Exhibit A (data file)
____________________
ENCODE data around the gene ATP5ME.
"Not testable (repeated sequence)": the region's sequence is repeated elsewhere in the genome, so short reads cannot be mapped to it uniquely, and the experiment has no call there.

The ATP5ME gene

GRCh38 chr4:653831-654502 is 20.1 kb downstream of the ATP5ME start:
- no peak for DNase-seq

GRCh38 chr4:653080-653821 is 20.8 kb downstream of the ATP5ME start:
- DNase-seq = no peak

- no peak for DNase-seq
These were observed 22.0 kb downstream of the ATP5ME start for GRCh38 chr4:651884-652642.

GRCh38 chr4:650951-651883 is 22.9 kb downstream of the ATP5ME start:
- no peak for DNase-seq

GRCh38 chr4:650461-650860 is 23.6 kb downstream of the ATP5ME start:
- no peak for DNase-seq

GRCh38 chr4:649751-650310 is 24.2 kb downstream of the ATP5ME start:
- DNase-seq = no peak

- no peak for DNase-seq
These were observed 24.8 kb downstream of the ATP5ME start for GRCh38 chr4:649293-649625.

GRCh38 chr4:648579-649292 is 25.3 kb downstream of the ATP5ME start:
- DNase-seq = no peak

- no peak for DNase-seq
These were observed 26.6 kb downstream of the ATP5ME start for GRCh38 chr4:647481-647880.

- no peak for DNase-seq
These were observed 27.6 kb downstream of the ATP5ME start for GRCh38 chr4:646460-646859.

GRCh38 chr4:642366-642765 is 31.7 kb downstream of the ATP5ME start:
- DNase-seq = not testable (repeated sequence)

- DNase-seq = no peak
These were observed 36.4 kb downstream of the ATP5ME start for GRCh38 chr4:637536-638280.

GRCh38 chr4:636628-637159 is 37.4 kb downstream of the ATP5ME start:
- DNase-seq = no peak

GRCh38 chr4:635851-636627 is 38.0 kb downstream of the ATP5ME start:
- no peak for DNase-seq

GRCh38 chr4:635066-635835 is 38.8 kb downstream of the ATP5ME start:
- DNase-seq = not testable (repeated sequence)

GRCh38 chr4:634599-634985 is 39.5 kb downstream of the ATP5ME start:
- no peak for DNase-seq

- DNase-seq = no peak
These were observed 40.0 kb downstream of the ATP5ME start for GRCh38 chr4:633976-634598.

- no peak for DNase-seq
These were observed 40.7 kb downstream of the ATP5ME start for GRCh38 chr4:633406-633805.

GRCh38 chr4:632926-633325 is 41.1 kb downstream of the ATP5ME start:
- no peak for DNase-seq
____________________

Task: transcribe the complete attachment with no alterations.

ENCODE data around the gene ATP5ME.
"Not testable (repeated sequence)": the region's sequence is repeated elsewhere in the genome, so short reads cannot be mapped to it uniquely, and the experiment has no call there.

The ATP5ME gene

GRCh38 chr4:653831-654502 is 20.1 kb downstream of the ATP5ME start:
- no peak for DNase-seq

GRCh38 chr4:653080-653821 is 20.8 kb downstream of the ATP5ME start:
- DNase-seq = no peak

- no peak for DNase-seq
These were observed 22.0 kb downstream of the ATP5ME start for GRCh38 chr4:651884-652642.

GRCh38 chr4:650951-651883 is 22.9 kb downstream of the ATP5ME start:
- no peak for DNase-seq

GRCh38 chr4:650461-650860 is 23.6 kb downstream of the ATP5ME start:
- no peak for DNase-seq

GRCh38 chr4:649751-650310 is 24.2 kb downstream of the ATP5ME start:
- DNase-seq = no peak

- no peak for DNase-seq
These were observed 24.8 kb downstream of the ATP5ME start for GRCh38 chr4:649293-649625.

GRCh38 chr4:648579-649292 is 25.3 kb downstream of the ATP5ME start:
- DNase-seq = no peak

- no peak for DNase-seq
These were observed 26.6 kb downstream of the ATP5ME start for GRCh38 chr4:647481-647880.

- no peak for DNase-seq
These were observed 27.6 kb downstream of the ATP5ME start for GRCh38 chr4:646460-646859.

GRCh38 chr4:642366-642765 is 31.7 kb downstream of the ATP5ME start:
- DNase-seq = not testable (repeated sequence)

- DNase-seq = no peak
These were observed 36.4 kb downstream of the ATP5ME start for GRCh38 chr4:637536-638280.

GRCh38 chr4:636628-637159 is 37.4 kb downstream of the ATP5ME start:
- DNase-seq = no peak

GRCh38 chr4:635851-636627 is 38.0 kb downstream of the ATP5ME start:
- no peak for DNase-seq

GRCh38 chr4:635066-635835 is 38.8 kb downstream of the ATP5ME start:
- DNase-seq = not testable (repeated sequence)

GRCh38 chr4:634599-634985 is 39.5 kb downstream of the ATP5ME start:
- no peak for DNase-seq

- DNase-seq = no peak
These were observed 40.0 kb downstream of the ATP5ME start for GRCh38 chr4:633976-634598.

- no peak for DNase-seq
These were observed 40.7 kb downstream of the ATP5ME start for GRCh38 chr4:633406-633805.

GRCh38 chr4:632926-633325 is 41.1 kb downstream of the ATP5ME start:
- no peak for DNase-seq